FAYETTEVILLE (KFSM)- Arkansas Gov. Asa Hutchinson named 16 members to the Legislative Criminal Justice Oversight Task Force Monday (April 27).
Two members of the task force are from Washington County. They are Circuit Court Judge Cristi Beaumont and Sheriff Tim Helder. The list also includes the director of the Department of Corrections, the Little Rock Police Chief and several attorneys. To see the full list, click here.
The task force was established by the Criminal Justice Reform Act of 2015 (Act 895). The purpose of the legislation is to "implement wide-ranging reforms to the criminal justice system in order to address prison overcrowding, promote seamless reentry into society, reduce medical costs incurred by the state and local governments, aid law enforcement agencies in fighting crime and keeping the peace, and to enhance public safety."
The Senate President Pro Tem and the House Speaker have also named one member each to the task force, so the panel will be made up of 18 people.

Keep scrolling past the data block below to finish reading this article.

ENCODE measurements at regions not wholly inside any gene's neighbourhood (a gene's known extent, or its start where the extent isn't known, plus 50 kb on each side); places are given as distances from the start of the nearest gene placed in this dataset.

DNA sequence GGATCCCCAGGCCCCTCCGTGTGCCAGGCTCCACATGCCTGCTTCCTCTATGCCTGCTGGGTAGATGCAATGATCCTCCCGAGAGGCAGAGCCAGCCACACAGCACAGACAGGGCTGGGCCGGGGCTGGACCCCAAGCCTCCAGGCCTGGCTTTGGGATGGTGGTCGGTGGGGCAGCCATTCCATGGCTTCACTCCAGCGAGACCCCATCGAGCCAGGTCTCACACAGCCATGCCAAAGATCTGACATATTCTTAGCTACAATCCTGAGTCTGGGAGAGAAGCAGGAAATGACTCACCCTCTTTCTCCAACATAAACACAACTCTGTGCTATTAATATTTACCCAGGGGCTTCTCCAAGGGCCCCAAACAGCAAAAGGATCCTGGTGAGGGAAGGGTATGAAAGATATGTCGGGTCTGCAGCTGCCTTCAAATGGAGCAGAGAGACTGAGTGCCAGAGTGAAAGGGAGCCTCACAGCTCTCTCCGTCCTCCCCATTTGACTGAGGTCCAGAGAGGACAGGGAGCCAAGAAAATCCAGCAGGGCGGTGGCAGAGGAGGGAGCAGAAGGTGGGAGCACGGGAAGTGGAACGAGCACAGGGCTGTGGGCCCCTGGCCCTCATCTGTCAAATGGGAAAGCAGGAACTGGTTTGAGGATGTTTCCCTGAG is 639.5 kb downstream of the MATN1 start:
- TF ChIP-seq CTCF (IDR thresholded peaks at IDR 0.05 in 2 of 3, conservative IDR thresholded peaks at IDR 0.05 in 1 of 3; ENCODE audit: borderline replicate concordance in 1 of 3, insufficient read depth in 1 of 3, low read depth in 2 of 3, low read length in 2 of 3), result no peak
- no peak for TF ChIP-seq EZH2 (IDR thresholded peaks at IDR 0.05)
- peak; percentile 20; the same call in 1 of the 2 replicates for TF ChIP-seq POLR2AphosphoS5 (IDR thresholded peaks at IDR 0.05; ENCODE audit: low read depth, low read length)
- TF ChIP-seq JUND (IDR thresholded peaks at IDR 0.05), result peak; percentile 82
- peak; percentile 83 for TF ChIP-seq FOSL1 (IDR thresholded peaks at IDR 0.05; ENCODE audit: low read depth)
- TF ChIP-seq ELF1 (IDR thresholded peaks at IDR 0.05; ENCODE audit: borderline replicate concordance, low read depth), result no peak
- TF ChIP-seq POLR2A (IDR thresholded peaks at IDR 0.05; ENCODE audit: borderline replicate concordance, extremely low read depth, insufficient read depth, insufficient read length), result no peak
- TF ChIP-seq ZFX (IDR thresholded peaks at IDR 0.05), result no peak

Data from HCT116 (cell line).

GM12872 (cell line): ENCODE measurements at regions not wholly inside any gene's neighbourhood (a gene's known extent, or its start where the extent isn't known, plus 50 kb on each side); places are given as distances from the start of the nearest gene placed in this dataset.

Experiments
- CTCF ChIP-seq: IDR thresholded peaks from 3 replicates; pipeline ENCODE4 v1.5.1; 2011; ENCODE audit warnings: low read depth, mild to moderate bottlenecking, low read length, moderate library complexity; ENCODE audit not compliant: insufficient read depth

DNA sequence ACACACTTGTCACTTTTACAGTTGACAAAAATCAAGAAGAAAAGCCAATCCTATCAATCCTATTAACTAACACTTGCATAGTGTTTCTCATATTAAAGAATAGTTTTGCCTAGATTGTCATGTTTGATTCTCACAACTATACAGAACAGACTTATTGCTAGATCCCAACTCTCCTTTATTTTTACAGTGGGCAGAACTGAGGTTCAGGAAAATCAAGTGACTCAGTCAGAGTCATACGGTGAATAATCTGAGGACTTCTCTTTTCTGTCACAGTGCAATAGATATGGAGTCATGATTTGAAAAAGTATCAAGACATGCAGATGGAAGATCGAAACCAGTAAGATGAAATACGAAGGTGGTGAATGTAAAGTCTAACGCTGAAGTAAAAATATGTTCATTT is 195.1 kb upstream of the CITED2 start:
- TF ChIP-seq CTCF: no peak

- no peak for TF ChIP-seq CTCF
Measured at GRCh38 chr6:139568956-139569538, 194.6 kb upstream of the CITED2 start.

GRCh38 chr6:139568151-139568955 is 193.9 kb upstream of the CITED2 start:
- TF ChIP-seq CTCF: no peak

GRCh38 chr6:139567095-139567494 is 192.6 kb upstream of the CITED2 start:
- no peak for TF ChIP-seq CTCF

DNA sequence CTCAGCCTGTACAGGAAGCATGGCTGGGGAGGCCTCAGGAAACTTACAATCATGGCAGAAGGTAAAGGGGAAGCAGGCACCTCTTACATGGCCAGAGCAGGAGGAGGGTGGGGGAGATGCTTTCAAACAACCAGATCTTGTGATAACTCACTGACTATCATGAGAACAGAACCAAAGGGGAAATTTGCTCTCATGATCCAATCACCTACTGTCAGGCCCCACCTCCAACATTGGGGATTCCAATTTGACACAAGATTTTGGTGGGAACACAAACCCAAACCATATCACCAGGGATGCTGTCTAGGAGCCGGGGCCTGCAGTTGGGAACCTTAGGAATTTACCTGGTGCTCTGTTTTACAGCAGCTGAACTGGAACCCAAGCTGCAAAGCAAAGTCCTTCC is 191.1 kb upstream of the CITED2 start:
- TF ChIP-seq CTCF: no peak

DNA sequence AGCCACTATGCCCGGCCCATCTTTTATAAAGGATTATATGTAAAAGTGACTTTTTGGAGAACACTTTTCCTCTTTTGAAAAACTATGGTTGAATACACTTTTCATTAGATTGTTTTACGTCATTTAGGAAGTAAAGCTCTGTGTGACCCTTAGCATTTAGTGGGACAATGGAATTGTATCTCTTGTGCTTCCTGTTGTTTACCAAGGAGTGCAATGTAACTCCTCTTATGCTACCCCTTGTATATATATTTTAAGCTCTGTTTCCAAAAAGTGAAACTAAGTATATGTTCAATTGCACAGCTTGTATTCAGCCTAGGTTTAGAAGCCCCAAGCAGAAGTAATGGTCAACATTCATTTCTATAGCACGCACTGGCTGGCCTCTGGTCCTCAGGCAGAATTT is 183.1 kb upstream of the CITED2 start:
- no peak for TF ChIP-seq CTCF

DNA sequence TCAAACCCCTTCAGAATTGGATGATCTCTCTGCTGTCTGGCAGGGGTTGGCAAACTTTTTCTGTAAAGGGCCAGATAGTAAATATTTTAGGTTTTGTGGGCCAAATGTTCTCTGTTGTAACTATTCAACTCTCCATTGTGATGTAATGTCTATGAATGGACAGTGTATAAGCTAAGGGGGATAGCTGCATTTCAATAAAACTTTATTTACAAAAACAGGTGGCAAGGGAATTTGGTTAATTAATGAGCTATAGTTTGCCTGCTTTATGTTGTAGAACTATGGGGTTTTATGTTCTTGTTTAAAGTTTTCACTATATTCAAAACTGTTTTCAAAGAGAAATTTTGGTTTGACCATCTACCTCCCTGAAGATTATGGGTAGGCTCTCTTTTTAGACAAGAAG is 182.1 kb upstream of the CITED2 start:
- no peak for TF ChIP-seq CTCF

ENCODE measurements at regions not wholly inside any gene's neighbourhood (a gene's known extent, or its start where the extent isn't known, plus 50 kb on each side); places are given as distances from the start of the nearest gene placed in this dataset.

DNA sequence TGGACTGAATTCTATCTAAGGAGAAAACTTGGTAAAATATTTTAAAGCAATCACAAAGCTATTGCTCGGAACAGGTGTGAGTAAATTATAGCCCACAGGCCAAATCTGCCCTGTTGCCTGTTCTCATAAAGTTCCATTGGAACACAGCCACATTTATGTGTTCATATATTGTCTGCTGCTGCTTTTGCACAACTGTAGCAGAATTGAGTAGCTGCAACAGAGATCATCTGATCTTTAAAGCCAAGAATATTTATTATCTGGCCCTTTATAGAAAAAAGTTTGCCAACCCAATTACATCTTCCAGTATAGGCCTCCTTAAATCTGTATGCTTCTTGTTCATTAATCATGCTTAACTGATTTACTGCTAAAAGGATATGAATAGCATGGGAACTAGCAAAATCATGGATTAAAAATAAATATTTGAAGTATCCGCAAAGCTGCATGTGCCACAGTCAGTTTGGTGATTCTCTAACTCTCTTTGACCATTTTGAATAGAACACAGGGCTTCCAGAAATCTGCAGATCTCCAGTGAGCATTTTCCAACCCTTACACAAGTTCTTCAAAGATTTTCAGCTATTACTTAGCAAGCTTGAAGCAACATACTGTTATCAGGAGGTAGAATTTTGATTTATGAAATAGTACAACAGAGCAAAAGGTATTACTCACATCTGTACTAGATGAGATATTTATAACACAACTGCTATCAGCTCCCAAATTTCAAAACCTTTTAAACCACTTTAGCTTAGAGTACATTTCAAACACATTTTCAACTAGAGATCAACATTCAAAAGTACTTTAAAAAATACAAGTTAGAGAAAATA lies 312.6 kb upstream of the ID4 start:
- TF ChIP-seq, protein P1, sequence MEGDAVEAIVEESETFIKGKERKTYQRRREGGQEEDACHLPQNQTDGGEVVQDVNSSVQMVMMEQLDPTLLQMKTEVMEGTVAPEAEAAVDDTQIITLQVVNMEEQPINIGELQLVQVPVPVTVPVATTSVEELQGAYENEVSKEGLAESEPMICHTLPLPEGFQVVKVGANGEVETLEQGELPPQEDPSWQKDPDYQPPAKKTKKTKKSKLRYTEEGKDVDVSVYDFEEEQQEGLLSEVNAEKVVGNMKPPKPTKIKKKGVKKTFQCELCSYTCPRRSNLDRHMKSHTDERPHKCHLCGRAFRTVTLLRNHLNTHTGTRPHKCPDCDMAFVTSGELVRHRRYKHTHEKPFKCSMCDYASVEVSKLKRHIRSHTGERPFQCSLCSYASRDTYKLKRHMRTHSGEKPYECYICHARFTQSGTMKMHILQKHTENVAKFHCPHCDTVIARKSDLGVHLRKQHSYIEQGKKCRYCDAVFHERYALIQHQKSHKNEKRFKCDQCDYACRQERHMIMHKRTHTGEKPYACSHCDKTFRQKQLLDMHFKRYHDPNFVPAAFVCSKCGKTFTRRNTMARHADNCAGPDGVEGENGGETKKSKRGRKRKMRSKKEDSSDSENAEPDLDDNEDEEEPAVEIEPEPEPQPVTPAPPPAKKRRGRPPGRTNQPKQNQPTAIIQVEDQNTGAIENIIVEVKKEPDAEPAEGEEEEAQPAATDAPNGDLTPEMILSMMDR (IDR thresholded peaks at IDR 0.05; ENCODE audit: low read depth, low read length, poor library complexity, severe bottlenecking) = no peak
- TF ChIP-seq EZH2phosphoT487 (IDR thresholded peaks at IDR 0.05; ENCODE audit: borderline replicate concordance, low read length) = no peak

Judge Beaumont believes the governor selected her to the panel because of her alternative sentencing background. Beaumont presides over the Washington and Madison County Drug Court and began a new program specifically aimed at veterans who have committed crimes. Both initiatives are designed to keep offenders out of prison and to help rehabilitate them.
"You have to stop the process," she said. "You have to start from the beginning. You have to continually give them treatment so they are not continually going back into the system."
The task force will meet quarterly, starting with their first meeting on April 30. The members are expected to submit an annual report that will review measures that are already in place to fight overcrowding and to make their own recommendations.
According to law enforcement authorities, the overcrowding in the county jails stems from the overcrowding in state prisons. Many inmates are being held in county jails because there's no room for them in the prisons.
"I think the goal is to get long-term help for prison overcrowding in our system," Beaumont said.